Headshot of Black man with glasses and a beard

Provided by Daren Graves

Dr. Daren Graves is an Associate Professor of Education and Social Work at Simmons University and Adjunct Lecturer of Education at Harvard Graduate School of Education. His research lies at the intersection of critical race theory, racial identity development, and teacher education. Dr. Graves has reported on his work in a variety of publications including Schooling for Critical Consciousness: Engaging Black and Latinx Youth in Analyzing, Navigating, and Challenging Racial Injustice (Harvard Education Press, 2020). He also co-teaches Critical Race Theory in Education at Harvard Graduate School of Education. Dr. Graves serves as co-Chair of the AERA Hip Hop Theories, Praxis & Pedagogies Special Interest Group.


Sun 11.16.14: José Luis Vilson – This is Not a Test: #TeacherLives Speaker @Swarthmore

José Luis Vilson, courtesy of @theJLV

José Luis Vilson, courtesy of @theJLV

Free and Open to Public

#TeacherLives Speaker Series

José Luis Vilson: This is Not a Test

Sunday, November 16th

4:00 – 5:00p: Book Talk, Q & A

5:00- 6:00p: Light Food and Refreshments

Scheuer Room, Kohlberg Hall, Swarthmore College

In his book This Is Not a Test: A New Narrative on Race, Class, and Education, José Vilson writes about race, class, and education through stories from the classroom and researched essays. In this talk he will describe his rise from rookie math teacher to prominent teacher leader which takes a twist when he takes on education reform through his now-blocked eponymous blog, He calls for the reclaiming of the education profession while seeking social justice.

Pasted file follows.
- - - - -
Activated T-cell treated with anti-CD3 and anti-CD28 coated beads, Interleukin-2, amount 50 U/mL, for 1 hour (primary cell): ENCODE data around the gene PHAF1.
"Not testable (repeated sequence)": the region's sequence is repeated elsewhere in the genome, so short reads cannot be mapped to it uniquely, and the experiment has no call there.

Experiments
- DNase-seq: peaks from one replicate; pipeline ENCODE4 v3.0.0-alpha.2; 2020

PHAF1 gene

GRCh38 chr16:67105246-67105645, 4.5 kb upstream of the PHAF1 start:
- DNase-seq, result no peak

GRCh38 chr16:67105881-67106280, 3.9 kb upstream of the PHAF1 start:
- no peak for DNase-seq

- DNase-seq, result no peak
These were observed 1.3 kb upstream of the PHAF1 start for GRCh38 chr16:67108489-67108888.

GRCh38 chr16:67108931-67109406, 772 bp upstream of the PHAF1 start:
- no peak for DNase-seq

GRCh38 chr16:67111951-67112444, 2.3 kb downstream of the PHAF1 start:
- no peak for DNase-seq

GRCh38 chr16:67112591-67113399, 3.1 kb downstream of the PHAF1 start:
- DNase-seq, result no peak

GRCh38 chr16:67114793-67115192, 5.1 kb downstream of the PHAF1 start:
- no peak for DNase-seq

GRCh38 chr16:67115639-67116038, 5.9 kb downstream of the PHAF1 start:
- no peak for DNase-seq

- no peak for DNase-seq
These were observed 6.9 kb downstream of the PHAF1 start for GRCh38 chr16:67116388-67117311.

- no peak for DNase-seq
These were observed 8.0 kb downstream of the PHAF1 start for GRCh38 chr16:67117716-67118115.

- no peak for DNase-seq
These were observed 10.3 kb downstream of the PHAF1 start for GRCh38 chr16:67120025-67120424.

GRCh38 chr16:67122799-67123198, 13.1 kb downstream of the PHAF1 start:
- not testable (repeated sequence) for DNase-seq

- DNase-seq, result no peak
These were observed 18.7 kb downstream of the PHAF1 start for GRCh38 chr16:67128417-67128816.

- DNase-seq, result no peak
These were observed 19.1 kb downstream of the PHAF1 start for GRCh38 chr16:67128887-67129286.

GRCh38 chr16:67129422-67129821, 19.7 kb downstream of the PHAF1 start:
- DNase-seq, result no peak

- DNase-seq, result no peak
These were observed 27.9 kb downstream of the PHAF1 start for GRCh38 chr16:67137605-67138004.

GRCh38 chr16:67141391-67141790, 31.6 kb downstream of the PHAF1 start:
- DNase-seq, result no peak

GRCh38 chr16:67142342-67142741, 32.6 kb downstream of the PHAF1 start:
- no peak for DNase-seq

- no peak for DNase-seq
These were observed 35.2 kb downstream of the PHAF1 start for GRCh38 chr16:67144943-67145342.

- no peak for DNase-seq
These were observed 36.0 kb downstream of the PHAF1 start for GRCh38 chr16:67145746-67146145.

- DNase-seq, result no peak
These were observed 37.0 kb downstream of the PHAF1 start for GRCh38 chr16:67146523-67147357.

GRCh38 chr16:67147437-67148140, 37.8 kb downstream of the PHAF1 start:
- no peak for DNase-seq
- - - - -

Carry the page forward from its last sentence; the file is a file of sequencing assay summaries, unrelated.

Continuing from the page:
José Luis Vilson is a math educator for a middle school in the Inwood / Washington Heights neighborhood of New York, NY. He graduated with a bachelor’s degree in computer science from Syracuse University and a master’s degree in mathematics education from the City College of New York. He is also a committed writer, activist, web designer, and father.

Follow on Twitter: #TeacherLives

For questions about the series please contact Edwin Mayorga or @eimayorga



Educational Studies, Sociology & Anthropology, Latin American Studies & The Lang Center for Civic & Social Responsibility (all at Swarthmore College)

Reviews of This is Not a Test

Through the book runs references to rap music, to Hip-Hop, to other cultural references that flow naturally among those a generation far younger than mine and in a culture that is not mine. And yet, of course, it works for Vilson, because it is his generation and his culture. These references help to illustrate one of his central themes: that teachers must be able to identify with their students to understand them, to get below their surface, to make connections beyond academics, in order to reach them and teach them. He cares deeply what his students think and feel.

Diane Ravitch (read review)


Perhaps our task as readers and critics can be to see how certain stories might reclaim or decolonize these older genres, how they highlight the power dynamics and the cultural values we don’t often recognize or confront, and how they prompt us to consider not just whose stories get told but how these stories get told.

José Vilson’s soon-to-be-published book This Is Not a Test: A New Narrative on Race, Class, and Education does just that.

Audrey Watters, Hack Education blog (read review)